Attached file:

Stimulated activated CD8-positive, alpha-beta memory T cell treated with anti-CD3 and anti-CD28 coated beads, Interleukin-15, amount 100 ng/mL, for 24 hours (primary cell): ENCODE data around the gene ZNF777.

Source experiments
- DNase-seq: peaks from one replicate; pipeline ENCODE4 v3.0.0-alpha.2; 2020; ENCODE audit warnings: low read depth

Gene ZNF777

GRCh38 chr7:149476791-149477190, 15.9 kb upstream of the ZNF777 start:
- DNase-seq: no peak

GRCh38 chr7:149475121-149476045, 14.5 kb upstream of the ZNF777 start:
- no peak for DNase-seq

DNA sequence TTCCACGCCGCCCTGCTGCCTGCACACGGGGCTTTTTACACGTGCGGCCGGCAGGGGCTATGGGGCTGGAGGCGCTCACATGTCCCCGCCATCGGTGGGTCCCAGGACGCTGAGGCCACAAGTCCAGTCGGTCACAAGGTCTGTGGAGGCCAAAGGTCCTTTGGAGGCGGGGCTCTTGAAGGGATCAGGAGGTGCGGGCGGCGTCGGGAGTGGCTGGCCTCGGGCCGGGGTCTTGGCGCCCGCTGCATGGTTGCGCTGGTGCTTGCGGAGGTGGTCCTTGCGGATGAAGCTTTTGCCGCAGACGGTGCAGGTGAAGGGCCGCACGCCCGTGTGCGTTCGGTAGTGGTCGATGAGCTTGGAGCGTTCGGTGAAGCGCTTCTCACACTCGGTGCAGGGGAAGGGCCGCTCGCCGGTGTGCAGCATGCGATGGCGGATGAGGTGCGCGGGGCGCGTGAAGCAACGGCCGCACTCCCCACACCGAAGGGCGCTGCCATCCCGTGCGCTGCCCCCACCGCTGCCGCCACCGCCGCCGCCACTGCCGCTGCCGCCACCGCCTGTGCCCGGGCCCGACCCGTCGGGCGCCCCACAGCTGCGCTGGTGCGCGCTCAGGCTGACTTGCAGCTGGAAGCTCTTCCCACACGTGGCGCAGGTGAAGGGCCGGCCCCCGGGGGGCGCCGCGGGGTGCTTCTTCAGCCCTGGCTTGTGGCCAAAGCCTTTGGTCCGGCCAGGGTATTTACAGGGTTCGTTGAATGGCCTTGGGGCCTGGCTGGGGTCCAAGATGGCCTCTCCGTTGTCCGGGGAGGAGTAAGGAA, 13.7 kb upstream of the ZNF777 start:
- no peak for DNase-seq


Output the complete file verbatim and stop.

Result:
Stimulated activated CD8-positive, alpha-beta memory T cell treated with anti-CD3 and anti-CD28 coated beads, Interleukin-15, amount 100 ng/mL, for 24 hours (primary cell): ENCODE data around the gene ZNF777.

Source experiments
- DNase-seq: peaks from one replicate; pipeline ENCODE4 v3.0.0-alpha.2; 2020; ENCODE audit warnings: low read depth

Gene ZNF777

GRCh38 chr7:149476791-149477190, 15.9 kb upstream of the ZNF777 start:
- DNase-seq: no peak

GRCh38 chr7:149475121-149476045, 14.5 kb upstream of the ZNF777 start:
- no peak for DNase-seq

DNA sequence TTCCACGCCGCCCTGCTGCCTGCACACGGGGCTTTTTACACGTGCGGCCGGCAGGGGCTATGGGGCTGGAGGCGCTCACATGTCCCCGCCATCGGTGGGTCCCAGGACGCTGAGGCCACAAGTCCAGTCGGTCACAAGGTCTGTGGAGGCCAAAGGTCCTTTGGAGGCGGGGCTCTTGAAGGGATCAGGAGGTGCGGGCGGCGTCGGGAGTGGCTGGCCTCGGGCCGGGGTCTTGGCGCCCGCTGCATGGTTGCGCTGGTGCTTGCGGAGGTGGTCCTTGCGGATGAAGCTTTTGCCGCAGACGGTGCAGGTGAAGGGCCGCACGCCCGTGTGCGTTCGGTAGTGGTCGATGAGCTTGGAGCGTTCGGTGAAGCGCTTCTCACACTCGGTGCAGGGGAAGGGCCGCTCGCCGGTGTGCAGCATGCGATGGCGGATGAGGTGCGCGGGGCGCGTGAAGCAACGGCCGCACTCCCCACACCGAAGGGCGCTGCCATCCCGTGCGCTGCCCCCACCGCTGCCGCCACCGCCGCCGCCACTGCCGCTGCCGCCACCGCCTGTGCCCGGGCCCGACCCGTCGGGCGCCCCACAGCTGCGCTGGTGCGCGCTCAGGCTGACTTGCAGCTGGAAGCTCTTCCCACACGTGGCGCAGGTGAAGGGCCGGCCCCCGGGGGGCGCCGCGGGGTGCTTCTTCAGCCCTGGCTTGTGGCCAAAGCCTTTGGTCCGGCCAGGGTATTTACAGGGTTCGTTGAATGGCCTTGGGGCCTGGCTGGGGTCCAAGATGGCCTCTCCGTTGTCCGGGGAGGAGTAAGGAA, 13.7 kb upstream of the ZNF777 start:
- no peak for DNase-seq